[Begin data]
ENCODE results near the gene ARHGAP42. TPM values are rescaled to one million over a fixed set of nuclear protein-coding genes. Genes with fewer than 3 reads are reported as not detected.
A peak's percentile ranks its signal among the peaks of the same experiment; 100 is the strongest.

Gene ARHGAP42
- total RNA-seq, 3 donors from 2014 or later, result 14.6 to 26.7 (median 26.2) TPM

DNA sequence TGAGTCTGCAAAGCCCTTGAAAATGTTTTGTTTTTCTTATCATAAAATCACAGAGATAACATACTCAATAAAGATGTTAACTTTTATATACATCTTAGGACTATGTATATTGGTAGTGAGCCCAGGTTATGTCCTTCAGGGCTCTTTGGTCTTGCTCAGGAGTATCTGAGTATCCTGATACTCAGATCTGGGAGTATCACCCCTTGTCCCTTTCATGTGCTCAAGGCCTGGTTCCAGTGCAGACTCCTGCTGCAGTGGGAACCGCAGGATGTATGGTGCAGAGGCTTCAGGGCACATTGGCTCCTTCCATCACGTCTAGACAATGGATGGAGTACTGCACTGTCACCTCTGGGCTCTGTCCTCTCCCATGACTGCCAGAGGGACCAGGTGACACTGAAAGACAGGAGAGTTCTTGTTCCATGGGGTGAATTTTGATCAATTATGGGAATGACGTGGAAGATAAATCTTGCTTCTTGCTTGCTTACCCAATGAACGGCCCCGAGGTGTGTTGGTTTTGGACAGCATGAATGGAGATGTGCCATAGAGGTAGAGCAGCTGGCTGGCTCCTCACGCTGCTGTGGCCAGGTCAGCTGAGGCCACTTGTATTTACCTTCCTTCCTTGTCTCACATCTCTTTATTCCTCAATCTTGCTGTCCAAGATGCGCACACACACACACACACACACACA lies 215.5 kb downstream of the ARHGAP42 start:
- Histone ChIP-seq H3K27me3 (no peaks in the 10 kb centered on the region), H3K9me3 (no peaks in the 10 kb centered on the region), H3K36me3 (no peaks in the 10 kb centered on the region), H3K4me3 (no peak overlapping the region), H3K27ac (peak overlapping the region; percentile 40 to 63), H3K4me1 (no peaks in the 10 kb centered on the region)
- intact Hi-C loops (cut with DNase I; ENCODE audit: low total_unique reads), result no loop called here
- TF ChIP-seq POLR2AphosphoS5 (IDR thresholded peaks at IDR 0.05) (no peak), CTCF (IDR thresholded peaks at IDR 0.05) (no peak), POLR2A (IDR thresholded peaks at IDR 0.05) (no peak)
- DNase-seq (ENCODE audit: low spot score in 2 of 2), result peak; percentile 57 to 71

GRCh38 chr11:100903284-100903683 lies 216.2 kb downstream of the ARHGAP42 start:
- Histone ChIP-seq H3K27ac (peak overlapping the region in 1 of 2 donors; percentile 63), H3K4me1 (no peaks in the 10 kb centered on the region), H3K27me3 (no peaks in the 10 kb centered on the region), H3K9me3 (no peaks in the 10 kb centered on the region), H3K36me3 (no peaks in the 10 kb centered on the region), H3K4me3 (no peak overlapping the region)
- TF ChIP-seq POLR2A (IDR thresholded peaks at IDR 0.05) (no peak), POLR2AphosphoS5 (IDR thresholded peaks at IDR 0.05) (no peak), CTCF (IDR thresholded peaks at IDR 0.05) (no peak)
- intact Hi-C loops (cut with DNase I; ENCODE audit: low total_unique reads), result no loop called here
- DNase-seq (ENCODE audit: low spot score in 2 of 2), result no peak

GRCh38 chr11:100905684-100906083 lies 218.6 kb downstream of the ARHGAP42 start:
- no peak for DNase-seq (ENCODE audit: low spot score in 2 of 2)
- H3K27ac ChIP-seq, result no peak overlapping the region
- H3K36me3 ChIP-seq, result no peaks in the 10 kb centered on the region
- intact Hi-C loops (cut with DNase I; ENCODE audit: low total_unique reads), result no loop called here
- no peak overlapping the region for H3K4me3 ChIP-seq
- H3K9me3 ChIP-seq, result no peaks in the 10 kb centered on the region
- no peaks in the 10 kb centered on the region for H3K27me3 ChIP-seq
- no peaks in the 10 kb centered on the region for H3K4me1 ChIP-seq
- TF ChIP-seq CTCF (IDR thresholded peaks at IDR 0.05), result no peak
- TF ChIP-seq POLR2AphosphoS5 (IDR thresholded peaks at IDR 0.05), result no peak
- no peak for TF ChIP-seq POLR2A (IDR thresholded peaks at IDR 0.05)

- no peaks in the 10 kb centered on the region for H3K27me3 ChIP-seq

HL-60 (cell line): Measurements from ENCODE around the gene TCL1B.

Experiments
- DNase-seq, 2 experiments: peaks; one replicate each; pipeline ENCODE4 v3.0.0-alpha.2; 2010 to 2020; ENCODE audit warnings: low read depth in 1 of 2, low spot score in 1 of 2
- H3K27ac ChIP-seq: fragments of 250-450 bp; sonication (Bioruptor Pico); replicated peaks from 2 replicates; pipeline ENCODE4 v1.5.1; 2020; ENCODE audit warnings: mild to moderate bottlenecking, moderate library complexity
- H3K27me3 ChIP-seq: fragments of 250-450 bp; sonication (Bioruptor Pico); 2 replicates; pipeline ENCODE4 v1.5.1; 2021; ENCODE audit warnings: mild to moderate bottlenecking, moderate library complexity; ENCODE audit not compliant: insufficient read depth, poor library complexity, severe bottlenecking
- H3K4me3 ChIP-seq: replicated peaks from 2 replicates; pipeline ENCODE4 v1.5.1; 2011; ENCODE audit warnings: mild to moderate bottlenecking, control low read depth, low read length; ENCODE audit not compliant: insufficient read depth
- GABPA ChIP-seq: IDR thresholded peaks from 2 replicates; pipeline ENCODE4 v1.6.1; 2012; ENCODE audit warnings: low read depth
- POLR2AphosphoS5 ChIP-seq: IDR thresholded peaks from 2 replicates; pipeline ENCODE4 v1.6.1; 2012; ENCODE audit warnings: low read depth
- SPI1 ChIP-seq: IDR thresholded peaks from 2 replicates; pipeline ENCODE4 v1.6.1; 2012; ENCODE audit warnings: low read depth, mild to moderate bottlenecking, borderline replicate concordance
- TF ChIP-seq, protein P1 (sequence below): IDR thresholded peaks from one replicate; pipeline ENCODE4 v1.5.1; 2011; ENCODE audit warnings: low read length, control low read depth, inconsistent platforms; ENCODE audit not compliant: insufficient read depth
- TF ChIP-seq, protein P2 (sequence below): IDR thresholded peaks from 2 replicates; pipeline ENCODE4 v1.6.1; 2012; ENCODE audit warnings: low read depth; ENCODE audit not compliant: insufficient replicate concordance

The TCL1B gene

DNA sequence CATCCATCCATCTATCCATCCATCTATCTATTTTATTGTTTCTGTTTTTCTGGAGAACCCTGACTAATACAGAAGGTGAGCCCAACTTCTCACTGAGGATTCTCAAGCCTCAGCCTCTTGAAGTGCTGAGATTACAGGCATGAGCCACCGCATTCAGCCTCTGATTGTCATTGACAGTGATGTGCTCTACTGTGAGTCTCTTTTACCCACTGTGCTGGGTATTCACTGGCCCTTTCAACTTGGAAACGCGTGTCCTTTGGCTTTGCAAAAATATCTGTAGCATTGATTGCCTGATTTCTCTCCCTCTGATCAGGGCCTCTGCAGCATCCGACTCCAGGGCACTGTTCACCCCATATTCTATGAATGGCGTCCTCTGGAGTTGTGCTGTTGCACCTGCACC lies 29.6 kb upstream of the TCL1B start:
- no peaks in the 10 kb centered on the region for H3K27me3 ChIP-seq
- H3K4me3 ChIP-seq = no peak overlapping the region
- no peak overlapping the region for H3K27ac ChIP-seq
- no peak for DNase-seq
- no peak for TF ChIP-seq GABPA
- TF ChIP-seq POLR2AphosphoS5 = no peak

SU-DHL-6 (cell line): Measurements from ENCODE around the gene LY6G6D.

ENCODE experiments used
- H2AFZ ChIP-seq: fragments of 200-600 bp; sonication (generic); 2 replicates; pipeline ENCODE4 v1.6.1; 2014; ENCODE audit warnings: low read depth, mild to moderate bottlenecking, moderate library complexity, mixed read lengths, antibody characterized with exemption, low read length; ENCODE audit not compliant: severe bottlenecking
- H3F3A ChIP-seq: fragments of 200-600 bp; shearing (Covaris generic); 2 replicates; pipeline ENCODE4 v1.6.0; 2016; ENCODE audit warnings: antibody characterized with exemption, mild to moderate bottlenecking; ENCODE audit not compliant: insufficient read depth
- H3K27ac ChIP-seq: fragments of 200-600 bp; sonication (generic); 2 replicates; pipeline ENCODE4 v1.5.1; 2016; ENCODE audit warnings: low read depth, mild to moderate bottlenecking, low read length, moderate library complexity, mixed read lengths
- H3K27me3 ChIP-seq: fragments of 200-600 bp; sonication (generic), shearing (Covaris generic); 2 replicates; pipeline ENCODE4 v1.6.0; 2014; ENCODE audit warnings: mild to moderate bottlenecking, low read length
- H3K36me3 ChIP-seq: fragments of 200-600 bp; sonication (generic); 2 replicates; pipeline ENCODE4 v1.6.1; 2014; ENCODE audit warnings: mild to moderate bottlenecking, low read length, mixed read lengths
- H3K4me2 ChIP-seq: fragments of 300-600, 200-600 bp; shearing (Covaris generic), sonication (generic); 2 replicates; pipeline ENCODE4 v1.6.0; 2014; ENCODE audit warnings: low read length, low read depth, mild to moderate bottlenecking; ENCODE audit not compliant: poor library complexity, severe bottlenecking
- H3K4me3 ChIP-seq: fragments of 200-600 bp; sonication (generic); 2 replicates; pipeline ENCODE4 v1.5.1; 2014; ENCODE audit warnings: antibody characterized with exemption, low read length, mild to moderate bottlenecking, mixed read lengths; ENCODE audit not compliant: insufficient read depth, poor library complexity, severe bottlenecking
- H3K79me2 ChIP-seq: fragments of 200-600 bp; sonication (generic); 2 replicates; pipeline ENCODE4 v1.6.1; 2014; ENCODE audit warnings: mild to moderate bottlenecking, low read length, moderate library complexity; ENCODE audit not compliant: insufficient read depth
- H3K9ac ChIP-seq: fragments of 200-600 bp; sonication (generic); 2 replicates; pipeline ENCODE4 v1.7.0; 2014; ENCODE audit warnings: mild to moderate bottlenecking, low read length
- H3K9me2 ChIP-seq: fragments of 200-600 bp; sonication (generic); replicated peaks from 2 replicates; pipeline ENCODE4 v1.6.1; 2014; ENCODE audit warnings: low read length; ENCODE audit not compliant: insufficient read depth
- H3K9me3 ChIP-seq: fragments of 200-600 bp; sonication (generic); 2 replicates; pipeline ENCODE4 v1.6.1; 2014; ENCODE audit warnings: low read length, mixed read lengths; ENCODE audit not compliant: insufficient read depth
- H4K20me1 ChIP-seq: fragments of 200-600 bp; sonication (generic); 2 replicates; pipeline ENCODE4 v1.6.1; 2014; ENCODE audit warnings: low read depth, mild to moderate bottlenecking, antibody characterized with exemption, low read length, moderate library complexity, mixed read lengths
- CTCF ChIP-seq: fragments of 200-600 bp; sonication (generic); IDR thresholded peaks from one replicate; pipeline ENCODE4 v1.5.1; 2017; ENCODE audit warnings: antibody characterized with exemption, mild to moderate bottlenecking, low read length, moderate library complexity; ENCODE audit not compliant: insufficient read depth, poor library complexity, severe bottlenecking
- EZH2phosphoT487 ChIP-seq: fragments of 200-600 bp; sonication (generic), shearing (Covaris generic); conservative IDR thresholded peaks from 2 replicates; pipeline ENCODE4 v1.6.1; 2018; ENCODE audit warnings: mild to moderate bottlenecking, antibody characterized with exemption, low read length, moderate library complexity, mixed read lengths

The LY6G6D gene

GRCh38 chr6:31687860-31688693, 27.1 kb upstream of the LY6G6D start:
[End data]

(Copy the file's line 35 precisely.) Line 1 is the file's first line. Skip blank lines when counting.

- POLR2AphosphoS5 ChIP-seq: IDR thresholded peaks from 2 replicates; pipeline ENCODE4 v1.6.1; 2012; ENCODE audit warnings: low read depth